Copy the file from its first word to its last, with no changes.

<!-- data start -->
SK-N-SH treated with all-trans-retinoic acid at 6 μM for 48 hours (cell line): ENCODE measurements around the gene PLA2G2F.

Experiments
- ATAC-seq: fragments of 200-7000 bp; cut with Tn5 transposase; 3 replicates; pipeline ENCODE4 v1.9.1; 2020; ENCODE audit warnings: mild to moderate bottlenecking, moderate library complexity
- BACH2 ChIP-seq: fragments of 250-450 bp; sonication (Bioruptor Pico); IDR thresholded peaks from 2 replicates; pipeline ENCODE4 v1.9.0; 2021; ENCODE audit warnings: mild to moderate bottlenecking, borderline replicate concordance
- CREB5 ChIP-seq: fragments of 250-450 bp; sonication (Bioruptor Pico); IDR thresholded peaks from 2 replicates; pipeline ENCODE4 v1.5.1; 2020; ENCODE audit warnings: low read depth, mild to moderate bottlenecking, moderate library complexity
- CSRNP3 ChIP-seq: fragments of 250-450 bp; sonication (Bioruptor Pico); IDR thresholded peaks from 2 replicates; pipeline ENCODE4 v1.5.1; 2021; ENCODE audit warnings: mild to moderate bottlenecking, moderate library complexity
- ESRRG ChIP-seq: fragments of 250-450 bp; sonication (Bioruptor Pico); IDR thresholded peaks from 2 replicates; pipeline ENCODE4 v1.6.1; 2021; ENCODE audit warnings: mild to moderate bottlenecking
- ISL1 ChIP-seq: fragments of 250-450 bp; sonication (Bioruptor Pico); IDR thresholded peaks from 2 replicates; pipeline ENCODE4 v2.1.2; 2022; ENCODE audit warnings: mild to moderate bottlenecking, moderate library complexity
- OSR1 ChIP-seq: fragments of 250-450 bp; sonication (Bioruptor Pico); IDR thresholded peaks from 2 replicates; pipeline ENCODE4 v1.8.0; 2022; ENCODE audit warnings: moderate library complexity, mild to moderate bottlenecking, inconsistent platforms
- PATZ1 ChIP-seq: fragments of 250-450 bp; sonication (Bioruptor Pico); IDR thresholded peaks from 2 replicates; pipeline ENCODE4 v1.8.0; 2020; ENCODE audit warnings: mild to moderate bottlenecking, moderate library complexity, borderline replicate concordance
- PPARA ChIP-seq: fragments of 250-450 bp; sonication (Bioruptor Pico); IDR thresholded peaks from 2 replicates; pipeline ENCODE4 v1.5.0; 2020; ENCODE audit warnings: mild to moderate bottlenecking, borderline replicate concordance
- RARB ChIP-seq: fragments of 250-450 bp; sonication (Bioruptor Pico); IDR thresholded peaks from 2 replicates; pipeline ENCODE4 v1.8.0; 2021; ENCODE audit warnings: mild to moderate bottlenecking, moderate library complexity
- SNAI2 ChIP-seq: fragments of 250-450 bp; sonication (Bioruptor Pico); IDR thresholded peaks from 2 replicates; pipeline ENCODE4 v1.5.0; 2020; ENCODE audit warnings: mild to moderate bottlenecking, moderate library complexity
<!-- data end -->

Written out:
SK-N-SH treated with all-trans-retinoic acid at 6 μM for 48 hours (cell line): ENCODE measurements around the gene PLA2G2F.

Experiments
- ATAC-seq: fragments of 200-7000 bp; cut with Tn5 transposase; 3 replicates; pipeline ENCODE4 v1.9.1; 2020; ENCODE audit warnings: mild to moderate bottlenecking, moderate library complexity
- BACH2 ChIP-seq: fragments of 250-450 bp; sonication (Bioruptor Pico); IDR thresholded peaks from 2 replicates; pipeline ENCODE4 v1.9.0; 2021; ENCODE audit warnings: mild to moderate bottlenecking, borderline replicate concordance
- CREB5 ChIP-seq: fragments of 250-450 bp; sonication (Bioruptor Pico); IDR thresholded peaks from 2 replicates; pipeline ENCODE4 v1.5.1; 2020; ENCODE audit warnings: low read depth, mild to moderate bottlenecking, moderate library complexity
- CSRNP3 ChIP-seq: fragments of 250-450 bp; sonication (Bioruptor Pico); IDR thresholded peaks from 2 replicates; pipeline ENCODE4 v1.5.1; 2021; ENCODE audit warnings: mild to moderate bottlenecking, moderate library complexity
- ESRRG ChIP-seq: fragments of 250-450 bp; sonication (Bioruptor Pico); IDR thresholded peaks from 2 replicates; pipeline ENCODE4 v1.6.1; 2021; ENCODE audit warnings: mild to moderate bottlenecking
- ISL1 ChIP-seq: fragments of 250-450 bp; sonication (Bioruptor Pico); IDR thresholded peaks from 2 replicates; pipeline ENCODE4 v2.1.2; 2022; ENCODE audit warnings: mild to moderate bottlenecking, moderate library complexity
- OSR1 ChIP-seq: fragments of 250-450 bp; sonication (Bioruptor Pico); IDR thresholded peaks from 2 replicates; pipeline ENCODE4 v1.8.0; 2022; ENCODE audit warnings: moderate library complexity, mild to moderate bottlenecking, inconsistent platforms
- PATZ1 ChIP-seq: fragments of 250-450 bp; sonication (Bioruptor Pico); IDR thresholded peaks from 2 replicates; pipeline ENCODE4 v1.8.0; 2020; ENCODE audit warnings: mild to moderate bottlenecking, moderate library complexity, borderline replicate concordance
- PPARA ChIP-seq: fragments of 250-450 bp; sonication (Bioruptor Pico); IDR thresholded peaks from 2 replicates; pipeline ENCODE4 v1.5.0; 2020; ENCODE audit warnings: mild to moderate bottlenecking, borderline replicate concordance
- RARB ChIP-seq: fragments of 250-450 bp; sonication (Bioruptor Pico); IDR thresholded peaks from 2 replicates; pipeline ENCODE4 v1.8.0; 2021; ENCODE audit warnings: mild to moderate bottlenecking, moderate library complexity
- SNAI2 ChIP-seq: fragments of 250-450 bp; sonication (Bioruptor Pico); IDR thresholded peaks from 2 replicates; pipeline ENCODE4 v1.5.0; 2020; ENCODE audit warnings: mild to moderate bottlenecking, moderate library complexity